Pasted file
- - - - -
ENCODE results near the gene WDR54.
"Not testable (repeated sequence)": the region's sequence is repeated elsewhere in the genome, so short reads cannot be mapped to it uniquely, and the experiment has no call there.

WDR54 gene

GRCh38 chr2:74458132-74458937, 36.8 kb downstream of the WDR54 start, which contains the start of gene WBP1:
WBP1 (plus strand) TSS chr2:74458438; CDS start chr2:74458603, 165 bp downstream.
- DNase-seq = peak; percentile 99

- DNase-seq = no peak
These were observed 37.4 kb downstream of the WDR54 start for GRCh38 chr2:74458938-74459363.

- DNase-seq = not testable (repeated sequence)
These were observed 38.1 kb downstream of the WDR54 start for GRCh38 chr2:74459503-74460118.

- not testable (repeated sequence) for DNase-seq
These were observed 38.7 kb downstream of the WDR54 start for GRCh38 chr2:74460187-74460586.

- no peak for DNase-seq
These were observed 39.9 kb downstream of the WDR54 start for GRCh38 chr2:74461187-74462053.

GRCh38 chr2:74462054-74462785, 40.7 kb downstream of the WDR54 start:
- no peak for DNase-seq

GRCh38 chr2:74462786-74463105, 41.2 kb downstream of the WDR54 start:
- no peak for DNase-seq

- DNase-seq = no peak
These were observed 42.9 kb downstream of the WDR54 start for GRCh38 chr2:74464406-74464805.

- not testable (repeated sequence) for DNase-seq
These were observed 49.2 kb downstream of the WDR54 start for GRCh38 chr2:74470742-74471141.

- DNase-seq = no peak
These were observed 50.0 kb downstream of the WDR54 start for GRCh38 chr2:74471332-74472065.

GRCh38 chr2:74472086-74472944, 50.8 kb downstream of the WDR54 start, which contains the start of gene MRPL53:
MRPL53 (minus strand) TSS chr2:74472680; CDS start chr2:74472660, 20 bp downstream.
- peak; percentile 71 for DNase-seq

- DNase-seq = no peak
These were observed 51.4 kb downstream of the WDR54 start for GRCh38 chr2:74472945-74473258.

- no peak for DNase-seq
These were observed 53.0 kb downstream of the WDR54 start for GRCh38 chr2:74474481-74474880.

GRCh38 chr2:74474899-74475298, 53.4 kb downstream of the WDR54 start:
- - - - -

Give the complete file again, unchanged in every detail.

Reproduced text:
ENCODE results near the gene WDR54.
"Not testable (repeated sequence)": the region's sequence is repeated elsewhere in the genome, so short reads cannot be mapped to it uniquely, and the experiment has no call there.

WDR54 gene

GRCh38 chr2:74458132-74458937, 36.8 kb downstream of the WDR54 start, which contains the start of gene WBP1:
WBP1 (plus strand) TSS chr2:74458438; CDS start chr2:74458603, 165 bp downstream.
- DNase-seq = peak; percentile 99

- DNase-seq = no peak
These were observed 37.4 kb downstream of the WDR54 start for GRCh38 chr2:74458938-74459363.

- DNase-seq = not testable (repeated sequence)
These were observed 38.1 kb downstream of the WDR54 start for GRCh38 chr2:74459503-74460118.

- not testable (repeated sequence) for DNase-seq
These were observed 38.7 kb downstream of the WDR54 start for GRCh38 chr2:74460187-74460586.

- no peak for DNase-seq
These were observed 39.9 kb downstream of the WDR54 start for GRCh38 chr2:74461187-74462053.

GRCh38 chr2:74462054-74462785, 40.7 kb downstream of the WDR54 start:
- no peak for DNase-seq

GRCh38 chr2:74462786-74463105, 41.2 kb downstream of the WDR54 start:
- no peak for DNase-seq

- DNase-seq = no peak
These were observed 42.9 kb downstream of the WDR54 start for GRCh38 chr2:74464406-74464805.

- not testable (repeated sequence) for DNase-seq
These were observed 49.2 kb downstream of the WDR54 start for GRCh38 chr2:74470742-74471141.

- DNase-seq = no peak
These were observed 50.0 kb downstream of the WDR54 start for GRCh38 chr2:74471332-74472065.

GRCh38 chr2:74472086-74472944, 50.8 kb downstream of the WDR54 start, which contains the start of gene MRPL53:
MRPL53 (minus strand) TSS chr2:74472680; CDS start chr2:74472660, 20 bp downstream.
- peak; percentile 71 for DNase-seq

- DNase-seq = no peak
These were observed 51.4 kb downstream of the WDR54 start for GRCh38 chr2:74472945-74473258.

- no peak for DNase-seq
These were observed 53.0 kb downstream of the WDR54 start for GRCh38 chr2:74474481-74474880.

GRCh38 chr2:74474899-74475298, 53.4 kb downstream of the WDR54 start: